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Trailblazer: Jason Collins Now Hustling For Hillary

For 13 years, Jason Collins made a living in the NBA doing the little things to help his team now. Now, he's doing the same for Hillary Clinton.

SOUTH FLORIDA — When Jason Collins was a freshman at Stanford, he saw a familiar face across the room at a party on campus. He walked over to introduce himself.

“Hi, I’m Jason Collins,” he said.

“Hi, I’m Chelsea Clinton,” she replied.

“I know!”

Collins, now 37, tells the story of this “very Stanford awkward nerd introduction” a lot these days. At the time, Collins was a promising young center for the Cardinal basketball team. Chelsea was political royalty, the daughter of the 42nd President of the United States. But nearly two decades later, Collins has become something of a political figure himself. For the past year, the 13-year NBA veteran has traveled across the country, campaigning for Chelsea’s mother to become America’s 45th president.

In the NBA, Collins was rarely in the limelight. He wasn’t a scorer, averaging just 3.6 points per game over his career. He wasn't flashy, nor was he spectacular. But around the league, he was respected as a leader. On the court and in the locker room, he was extraordinarily selfless. He was scrappy and diligent. He was physical, but intelligent, and known for his tenacity. He was rarely in the headlines—at least not until the end of his career—but he was always in the middle of doing things to help his team win.

And now, he's doing the same for Hillary Clinton.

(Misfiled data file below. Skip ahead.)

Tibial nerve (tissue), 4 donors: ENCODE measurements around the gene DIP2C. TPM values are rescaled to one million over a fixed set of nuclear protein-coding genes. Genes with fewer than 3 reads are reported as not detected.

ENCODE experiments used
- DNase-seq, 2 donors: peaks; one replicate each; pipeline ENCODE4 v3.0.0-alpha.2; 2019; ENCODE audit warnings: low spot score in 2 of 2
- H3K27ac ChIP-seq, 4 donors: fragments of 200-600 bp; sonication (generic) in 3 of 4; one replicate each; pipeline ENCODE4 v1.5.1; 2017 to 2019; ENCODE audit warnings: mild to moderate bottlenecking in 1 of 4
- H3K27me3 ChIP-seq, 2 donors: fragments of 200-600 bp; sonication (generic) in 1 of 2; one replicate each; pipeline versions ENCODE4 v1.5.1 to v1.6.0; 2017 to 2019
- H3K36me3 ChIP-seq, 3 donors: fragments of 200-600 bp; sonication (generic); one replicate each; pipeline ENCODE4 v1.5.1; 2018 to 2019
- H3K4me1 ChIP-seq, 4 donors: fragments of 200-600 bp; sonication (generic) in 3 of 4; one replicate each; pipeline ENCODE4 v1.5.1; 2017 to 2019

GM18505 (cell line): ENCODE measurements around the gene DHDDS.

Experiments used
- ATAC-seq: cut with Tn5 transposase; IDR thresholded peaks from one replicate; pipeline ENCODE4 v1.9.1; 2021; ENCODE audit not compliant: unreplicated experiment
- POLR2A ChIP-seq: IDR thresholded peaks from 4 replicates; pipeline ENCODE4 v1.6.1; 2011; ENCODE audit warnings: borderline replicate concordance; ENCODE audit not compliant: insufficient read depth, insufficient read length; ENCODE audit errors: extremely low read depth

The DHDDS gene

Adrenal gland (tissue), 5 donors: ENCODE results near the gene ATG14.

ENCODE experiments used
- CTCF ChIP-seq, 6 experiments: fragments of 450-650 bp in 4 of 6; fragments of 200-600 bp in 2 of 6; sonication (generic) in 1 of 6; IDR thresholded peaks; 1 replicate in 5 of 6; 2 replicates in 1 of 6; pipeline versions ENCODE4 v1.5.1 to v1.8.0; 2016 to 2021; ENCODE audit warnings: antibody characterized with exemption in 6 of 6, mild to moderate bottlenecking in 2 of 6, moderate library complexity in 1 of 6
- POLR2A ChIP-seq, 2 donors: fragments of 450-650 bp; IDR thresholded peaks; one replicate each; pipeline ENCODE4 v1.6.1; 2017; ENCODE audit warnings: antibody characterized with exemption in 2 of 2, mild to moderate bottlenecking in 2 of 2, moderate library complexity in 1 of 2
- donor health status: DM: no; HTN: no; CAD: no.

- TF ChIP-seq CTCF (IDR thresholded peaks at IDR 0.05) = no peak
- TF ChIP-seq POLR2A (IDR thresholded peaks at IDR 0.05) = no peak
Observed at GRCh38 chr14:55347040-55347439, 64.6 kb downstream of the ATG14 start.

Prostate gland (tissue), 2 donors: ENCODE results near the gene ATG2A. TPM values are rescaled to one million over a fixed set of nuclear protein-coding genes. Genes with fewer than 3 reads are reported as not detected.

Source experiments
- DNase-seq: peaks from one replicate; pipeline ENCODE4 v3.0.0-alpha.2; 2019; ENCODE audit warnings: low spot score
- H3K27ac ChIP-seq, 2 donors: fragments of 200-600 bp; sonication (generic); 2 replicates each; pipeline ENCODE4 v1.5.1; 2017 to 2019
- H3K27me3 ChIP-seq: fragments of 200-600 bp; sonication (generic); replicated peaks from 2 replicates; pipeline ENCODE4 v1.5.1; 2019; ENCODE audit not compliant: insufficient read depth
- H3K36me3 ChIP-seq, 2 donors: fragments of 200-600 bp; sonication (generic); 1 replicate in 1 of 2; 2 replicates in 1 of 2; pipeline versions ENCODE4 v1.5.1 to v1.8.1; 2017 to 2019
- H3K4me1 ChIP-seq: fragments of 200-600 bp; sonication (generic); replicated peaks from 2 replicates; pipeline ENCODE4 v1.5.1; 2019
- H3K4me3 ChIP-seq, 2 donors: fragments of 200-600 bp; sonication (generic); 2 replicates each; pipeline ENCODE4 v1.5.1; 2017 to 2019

On a bright Sunday afternoon in mid-October, cars trickle into a sleepy shopping center in Naranja, just southwest of Miami. A few storefronts down from Winn-Dixie and Family Dollar is an airy Clinton campaign field office. It’s less than three weeks before Election Day, and around 20 staffers and volunteers inside are preparing to canvass the area, hoping to drive early voting in a crucial swing state. If Clinton wins Florida, Donald Trump’s already improbable path to the White House would narrow significantly.

One woman wears an American flag blouse and a Brooklyn Nets hat. She’s dressed for the occasion. Jason Collins, who last played in the NBA with the Nets in 2014, is on the campaign trail for a two-day swing through South Florida. His first stop is here.


Forming a semicircle around the 7–footer, the group listens intently as Collins introduced himself as a former NBA player. He shares the story of meeting Chelsea. He offers his perspective on a lesser–known side of Bill and Hillary Clinton, whom he first met in college. He saw them not just as president and first lady, but as the loving parents of his friend. He describes the thrill of having the Clintons attend his Stanford graduation party. And then he discusses what he’s best known for: In 2013, Collins became the first active openly gay male athlete in the major four American professional sports leagues.

Collins came out publicly on the cover of the May 6, 2013, issue of Sports Illustrated. But before he made his announcement in SI, he came out privately to the Clintons, something he revealed this summer in a speech at the Democratic National Convention.


Surveying the volunteers and organizers in Naranja, Collins shares the advice the Clintons gave him before he made history.

In that moment, when it feels like its too much, just close your eyes, take a deep breath and keep moving forward.

With less than 20 days remaining in the most vitriolic political campaign in memory, you could sense the room inhale.

Collins and his twin brother, Jarron—a Golden State Warriors assistant coach who had a 10–year playing career—grew up around Los Angeles. From an early age, Collins developed a sense of social awareness. He was especially influenced by his maternal grandmother, who grew up in upstate Louisiana. Beatrice Jackson, who died after a seven–year bout with stomach cancer last year, was religious and a disciplinarian. “Just picture an old black woman with like a bible in one hand and a belt in the other,” Collins says. She preached the importance of education—and she educated her grandchildren about her life as an African–American in the Deep South.